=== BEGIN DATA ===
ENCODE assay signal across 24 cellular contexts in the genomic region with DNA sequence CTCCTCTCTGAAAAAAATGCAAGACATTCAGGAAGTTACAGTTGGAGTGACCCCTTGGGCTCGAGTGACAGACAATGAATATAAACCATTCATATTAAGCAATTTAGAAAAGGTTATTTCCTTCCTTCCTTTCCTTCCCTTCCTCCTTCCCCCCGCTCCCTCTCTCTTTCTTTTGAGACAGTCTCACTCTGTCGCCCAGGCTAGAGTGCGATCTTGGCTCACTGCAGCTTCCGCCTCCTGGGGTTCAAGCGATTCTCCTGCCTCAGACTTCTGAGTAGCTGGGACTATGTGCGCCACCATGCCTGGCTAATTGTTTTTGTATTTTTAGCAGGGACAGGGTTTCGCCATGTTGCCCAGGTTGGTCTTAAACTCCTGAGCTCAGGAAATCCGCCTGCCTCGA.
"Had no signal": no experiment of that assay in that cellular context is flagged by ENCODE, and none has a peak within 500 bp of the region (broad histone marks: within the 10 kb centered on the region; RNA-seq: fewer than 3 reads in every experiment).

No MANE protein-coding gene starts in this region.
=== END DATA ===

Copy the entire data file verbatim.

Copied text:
ENCODE assay signal across 24 cellular contexts in the genomic region with DNA sequence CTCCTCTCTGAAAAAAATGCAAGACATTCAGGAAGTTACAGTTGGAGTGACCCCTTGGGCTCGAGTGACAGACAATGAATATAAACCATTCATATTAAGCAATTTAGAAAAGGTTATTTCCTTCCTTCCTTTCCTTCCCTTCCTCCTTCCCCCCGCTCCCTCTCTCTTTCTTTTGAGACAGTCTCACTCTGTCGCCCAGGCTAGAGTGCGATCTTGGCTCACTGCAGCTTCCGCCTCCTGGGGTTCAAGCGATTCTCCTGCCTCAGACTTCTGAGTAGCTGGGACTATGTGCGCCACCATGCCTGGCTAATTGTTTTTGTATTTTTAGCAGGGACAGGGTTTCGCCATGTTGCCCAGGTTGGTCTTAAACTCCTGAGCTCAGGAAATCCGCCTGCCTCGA.
"Had no signal": no experiment of that assay in that cellular context is flagged by ENCODE, and none has a peak within 500 bp of the region (broad histone marks: within the 10 kb centered on the region; RNA-seq: fewer than 3 reads in every experiment).

No MANE protein-coding gene starts in this region.